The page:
News flash-Gwyneth Paltrow isn’t steaming her vagina; she’s steaming her vulva.
Lately, everyone seems to be using the word vagina. That would be great news if they were using the term correctly. Why are so many people uninformed about female genitalia?
My irritation started with Gwyneth Paltrow. She’s now giving advice on a number of issues related to diet and health, including the recommendation that women steam their vaginas. Clearly she’s not up on her anatomy. Unless her vagina is in a different place from mine? My vagina isn’t visible to the naked eye; it’s internal. To steam it I’d have to stick the steam wand inside, or squat over the steamer and try to draw that warm air into my vagina. Is that even humanly possible? Not to mention the safety issues of hot moist steam on delicate tissue.
I suspect the steaming idea is driven by the anti-aging marketing frenzy and the rise in cosmetic enhancement of the labia. We’ve been led to think our vulvas aren’t pretty enough and therefore undesirable. Vaginal tissues do dry out during the menopausal years, but steam? Lubrication, both natural and artificial, is the better, safer solution.
It seems that every day some article out there is incorrectly labeling the vulva as the vagina. There are many stories, websites and even books, like Gay Men Draw Vaginas, erroneously dedicated to the vagina. But they’re really talking about the vulva, which includes external female genitalia—clitoris, the labia—not the vagina.
When did gay men become experts on female body parts?
Look at The Great Wall of Vagina, the website for British artist Jamie McCartney’s project. McCartney has cast hundreds of molds of female external genitalia. It’s amazing, beautiful and normalizing to see the variation of women’s labia—a good reminder that there are no guidelines for what labia are supposed to look like. Even if it is called the Great Wall of Vagina.
Why does accurate labeling matter?
Knowing our body parts is the first step in understanding our bodies. How can women be in charge of their own sexuality without this basic knowledge? Every woman should, in my opinion, examine her body with a mirror and explore with fingers. When a woman becomes intimately acquainted with her body she can communicate likes and needs with a partner. If women don’t know the proper terms for their genitalia it’s a sure bet their male partners won’t either. Then we have two people trying to make a meaningful connection without knowing what to call, or how to ‘handle’ her most erotic spots.
In some cases the lack of knowledge leads to embarrassing statements, bordering on sheer ignorance. For example, the recent story of an anti-abortion Idaho state legislator, who asked if a woman could swallow a small device to allow doctors to do medical monitoring in cases of pregnancy. He needs an anatomy lesson.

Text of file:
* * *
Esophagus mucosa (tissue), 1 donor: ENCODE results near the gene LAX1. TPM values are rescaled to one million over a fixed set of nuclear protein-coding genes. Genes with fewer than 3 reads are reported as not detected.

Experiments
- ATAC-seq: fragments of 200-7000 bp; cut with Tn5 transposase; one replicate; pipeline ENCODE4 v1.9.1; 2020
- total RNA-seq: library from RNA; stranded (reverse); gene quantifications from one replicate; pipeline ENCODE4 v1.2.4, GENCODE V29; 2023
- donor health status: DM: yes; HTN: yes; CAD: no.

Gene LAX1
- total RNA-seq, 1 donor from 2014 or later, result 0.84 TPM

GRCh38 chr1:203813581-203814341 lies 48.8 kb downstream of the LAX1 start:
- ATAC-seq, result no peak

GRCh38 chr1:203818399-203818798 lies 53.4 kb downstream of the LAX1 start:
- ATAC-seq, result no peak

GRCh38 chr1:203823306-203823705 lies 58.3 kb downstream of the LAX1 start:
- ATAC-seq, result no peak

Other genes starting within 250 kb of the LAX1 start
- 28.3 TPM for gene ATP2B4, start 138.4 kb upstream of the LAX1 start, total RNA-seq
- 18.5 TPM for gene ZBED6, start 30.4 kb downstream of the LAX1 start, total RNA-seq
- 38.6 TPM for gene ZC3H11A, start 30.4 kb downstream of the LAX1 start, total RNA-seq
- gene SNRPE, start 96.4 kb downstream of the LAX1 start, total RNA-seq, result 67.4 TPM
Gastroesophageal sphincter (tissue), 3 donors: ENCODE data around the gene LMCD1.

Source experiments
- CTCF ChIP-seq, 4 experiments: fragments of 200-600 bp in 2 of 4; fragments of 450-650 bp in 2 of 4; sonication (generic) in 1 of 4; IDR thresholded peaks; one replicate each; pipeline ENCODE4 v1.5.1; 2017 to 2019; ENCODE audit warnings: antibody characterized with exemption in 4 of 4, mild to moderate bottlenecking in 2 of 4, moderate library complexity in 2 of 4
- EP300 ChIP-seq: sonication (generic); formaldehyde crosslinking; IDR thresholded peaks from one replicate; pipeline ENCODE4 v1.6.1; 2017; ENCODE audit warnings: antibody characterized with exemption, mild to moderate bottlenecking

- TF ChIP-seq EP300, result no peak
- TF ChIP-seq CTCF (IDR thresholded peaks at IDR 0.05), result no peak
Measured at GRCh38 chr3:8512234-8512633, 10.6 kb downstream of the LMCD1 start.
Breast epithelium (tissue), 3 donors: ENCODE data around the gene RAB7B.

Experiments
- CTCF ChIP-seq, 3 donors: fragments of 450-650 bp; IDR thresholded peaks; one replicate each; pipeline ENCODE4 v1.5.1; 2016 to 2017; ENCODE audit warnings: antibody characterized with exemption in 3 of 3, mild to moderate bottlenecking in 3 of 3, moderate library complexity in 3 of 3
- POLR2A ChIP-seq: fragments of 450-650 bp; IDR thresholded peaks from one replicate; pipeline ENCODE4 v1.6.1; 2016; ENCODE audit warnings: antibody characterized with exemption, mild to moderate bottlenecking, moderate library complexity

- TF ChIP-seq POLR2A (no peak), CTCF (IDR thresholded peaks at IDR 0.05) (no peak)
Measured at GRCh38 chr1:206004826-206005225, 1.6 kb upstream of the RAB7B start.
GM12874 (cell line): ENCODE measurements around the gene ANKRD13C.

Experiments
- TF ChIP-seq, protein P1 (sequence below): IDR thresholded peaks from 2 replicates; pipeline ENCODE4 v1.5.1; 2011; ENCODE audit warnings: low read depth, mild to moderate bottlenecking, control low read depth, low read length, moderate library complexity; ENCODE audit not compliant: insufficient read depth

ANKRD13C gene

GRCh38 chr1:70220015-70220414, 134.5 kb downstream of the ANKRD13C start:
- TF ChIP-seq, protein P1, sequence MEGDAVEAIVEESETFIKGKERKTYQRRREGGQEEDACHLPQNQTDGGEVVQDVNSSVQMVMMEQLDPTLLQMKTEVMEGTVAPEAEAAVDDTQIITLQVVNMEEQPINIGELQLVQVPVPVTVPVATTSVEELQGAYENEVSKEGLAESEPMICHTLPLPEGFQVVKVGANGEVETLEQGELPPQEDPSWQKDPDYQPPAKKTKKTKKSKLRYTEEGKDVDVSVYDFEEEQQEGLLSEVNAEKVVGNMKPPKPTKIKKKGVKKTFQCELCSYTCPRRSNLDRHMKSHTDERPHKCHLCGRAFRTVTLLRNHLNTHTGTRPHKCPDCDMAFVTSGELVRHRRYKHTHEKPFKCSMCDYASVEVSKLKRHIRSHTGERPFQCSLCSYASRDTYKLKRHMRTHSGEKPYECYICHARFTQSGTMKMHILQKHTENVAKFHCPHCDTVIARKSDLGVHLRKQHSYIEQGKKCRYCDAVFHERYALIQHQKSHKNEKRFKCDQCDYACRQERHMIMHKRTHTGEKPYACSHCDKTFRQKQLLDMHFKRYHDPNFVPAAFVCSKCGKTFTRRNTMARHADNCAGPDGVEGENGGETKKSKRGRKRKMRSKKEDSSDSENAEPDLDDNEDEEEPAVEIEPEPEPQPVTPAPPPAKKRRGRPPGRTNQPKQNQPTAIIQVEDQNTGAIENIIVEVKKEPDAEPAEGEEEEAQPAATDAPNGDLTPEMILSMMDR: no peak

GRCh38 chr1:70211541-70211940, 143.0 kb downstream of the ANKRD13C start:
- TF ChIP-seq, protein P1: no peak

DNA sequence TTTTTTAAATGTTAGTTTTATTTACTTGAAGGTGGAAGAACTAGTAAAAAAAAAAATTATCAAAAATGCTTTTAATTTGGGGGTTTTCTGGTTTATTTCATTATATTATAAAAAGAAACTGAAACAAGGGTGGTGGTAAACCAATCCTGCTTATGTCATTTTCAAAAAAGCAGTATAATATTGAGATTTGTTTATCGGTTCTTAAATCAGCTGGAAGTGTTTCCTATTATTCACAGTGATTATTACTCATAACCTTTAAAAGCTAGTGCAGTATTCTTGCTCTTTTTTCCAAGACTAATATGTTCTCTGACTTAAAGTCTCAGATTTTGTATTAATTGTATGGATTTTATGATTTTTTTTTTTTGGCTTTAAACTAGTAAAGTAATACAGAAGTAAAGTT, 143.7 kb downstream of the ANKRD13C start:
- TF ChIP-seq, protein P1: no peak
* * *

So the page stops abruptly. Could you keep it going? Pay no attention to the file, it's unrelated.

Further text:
I understand the limitations of education; I didn’t know where the metatarsal bones were until I broke one. That was a painful, anatomy lesson. But there’s no real excuse for not knowing the names and locations of our genitalia. Keeping women in the dark about their bodies won’t stop women from feeling desire, or deter couples from having sex.
The issue is bigger than calling everything ‘down there’ a vagina. You’ve heard the statement, “Name it and claim it”? Women need to be informed about their bodies—it’s about ownership and knowledge. Knowing the correct anatomical terms is important if we are to discuss what gives us pleasure, or talk to a doctor about sexual health issues. Appreciating the beauty of our bodies starts with being knowledgeable about our genitals. There is nothing wrong with saying the word vagina, clitoris or vulva—in fact our ability to say those words leads to comfort with our sexuality in general. When women embrace their sexuality and encourage others to do so only then can we rid our culture of negative messages about female sexuality.
This article from Scarleteen, a website for teens, has accurate drawings of the external and internal genitalia and offers a guided tour through the female anatomy.
Walker Thornton is a writer, sex educator and public speaker, with a Masters in Educational Psychology and over 10 years experience in the field of sexual violence against women. She is a strong advocate for midlife women’s sexuality, encouraging women to ‘step into their desire’. Kinkly.com ranked her blog, WalkerThornton.com, #17 in their top 100 Sex Blogging Superheroes of 2013. Walker is the Sexual Health columnist for Midlife Boulevard and writes about sex and the older adult for Kinkly.com. You can connect with her on her website (www.walkerthornton.com ), Facebook (https://facebook.com/AWomansPage ) Twitter (http://twitter.com/WalkerThornton) and Google+ (https://plus.google.com/u/0/+WalkerThornton/posts ).